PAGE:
Cohabiting relationships break up all the time, and increasingly so, but the relative difference is the point. All other things being the same, a couple who is cohabiting will have a harder time breaking up than a couple who is only dating.

Because many people cohabit before even having mutual clarity about commitment, such as through engagement or marriage, some people end up staying in relationships, including on into marriage, that they otherwise would have left behind.

In Australia, the latest census data – Marriage and divorces, Australia 2016, couples who lived together prior to marriage accounted for 80.8% of all marriages registered in 2016, an increase from the 76.1% recorded in 1996. In 1975, just 16% of married couples had lived together first, and by 1981 cohabitation had doubled with 31% of married couples recording their pre-marriage cohabitation.

So what’s the issue? Scott Stanley claims that many people slide into situations that make it harder to end a relationship before they have made a clear decision about what is best.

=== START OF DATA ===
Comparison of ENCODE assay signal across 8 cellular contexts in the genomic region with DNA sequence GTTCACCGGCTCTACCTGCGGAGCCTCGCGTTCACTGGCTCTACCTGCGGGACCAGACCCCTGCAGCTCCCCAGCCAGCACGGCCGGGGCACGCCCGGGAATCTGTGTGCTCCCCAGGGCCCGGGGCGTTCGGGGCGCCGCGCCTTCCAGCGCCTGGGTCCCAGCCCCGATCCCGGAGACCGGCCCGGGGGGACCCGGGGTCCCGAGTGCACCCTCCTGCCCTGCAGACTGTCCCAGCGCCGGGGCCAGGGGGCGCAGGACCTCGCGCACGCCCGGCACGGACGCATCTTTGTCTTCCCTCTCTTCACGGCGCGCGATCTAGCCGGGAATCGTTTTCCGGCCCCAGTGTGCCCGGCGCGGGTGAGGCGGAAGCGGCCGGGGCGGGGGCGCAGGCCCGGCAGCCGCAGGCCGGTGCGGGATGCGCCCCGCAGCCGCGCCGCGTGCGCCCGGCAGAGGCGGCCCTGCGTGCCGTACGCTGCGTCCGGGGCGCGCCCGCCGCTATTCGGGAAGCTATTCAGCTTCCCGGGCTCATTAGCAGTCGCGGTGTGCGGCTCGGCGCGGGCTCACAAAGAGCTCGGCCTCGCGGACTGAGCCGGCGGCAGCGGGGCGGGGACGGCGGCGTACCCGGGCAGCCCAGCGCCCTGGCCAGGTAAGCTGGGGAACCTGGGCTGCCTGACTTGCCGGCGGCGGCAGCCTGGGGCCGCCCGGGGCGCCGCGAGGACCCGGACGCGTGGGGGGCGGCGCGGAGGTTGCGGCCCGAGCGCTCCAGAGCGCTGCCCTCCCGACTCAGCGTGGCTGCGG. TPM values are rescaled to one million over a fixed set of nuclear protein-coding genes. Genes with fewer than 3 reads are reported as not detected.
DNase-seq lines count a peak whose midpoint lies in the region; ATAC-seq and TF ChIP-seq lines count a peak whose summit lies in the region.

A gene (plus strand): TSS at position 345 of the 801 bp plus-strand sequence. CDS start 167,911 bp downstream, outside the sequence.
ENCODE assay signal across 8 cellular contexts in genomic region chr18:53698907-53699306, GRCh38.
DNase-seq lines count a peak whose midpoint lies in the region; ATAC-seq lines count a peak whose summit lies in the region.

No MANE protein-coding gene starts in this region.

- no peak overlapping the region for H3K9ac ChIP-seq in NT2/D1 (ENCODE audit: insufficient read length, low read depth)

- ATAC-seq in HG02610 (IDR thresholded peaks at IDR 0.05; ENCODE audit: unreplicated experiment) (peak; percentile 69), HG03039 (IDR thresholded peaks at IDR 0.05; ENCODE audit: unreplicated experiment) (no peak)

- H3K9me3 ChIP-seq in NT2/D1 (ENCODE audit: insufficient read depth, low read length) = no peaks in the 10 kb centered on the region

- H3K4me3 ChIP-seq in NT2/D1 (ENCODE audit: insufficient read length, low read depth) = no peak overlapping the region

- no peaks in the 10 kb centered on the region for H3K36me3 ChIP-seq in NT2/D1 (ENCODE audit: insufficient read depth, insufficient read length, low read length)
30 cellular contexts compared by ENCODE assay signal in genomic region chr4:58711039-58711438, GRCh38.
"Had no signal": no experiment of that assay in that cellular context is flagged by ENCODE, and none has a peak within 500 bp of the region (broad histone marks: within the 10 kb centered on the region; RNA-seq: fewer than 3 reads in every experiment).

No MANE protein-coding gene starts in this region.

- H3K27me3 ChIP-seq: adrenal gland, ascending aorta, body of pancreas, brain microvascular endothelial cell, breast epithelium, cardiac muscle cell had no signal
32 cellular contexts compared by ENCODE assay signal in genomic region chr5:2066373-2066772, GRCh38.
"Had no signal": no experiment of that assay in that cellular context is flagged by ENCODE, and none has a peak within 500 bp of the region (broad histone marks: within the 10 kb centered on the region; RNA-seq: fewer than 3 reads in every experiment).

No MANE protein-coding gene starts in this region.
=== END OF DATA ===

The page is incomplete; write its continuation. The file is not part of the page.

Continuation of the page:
For those who have strongly clarified mutual commitment to the future before moving in together, such as by being engaged or even married, stand a much better chance of success, perhaps because there is greater clarity between the couple.


  • Australian Bureau of Statistics – Marriage and divorces, Australia 2016
  • Stanley, S,. and Rhoades, G., 2016: Testing a Relationship Is Probably the Worst Reason to Cohabit @DECIDEORSLIDE

Scott M. Stanley is a research professor at the University of Denver and fellow of the Institute for Family Studies (@DecideOrSlide). Galena K. Rhoades is a research associate professor at the University of Denver.

Do you need help with an issue or problem? Our approach helps to generate deep and productive conversations that couples would not otherwise have about their relationship. These conversations can restore insight and understanding about one another.

Tune in for more tips next week… or contact me Shane Smith or @

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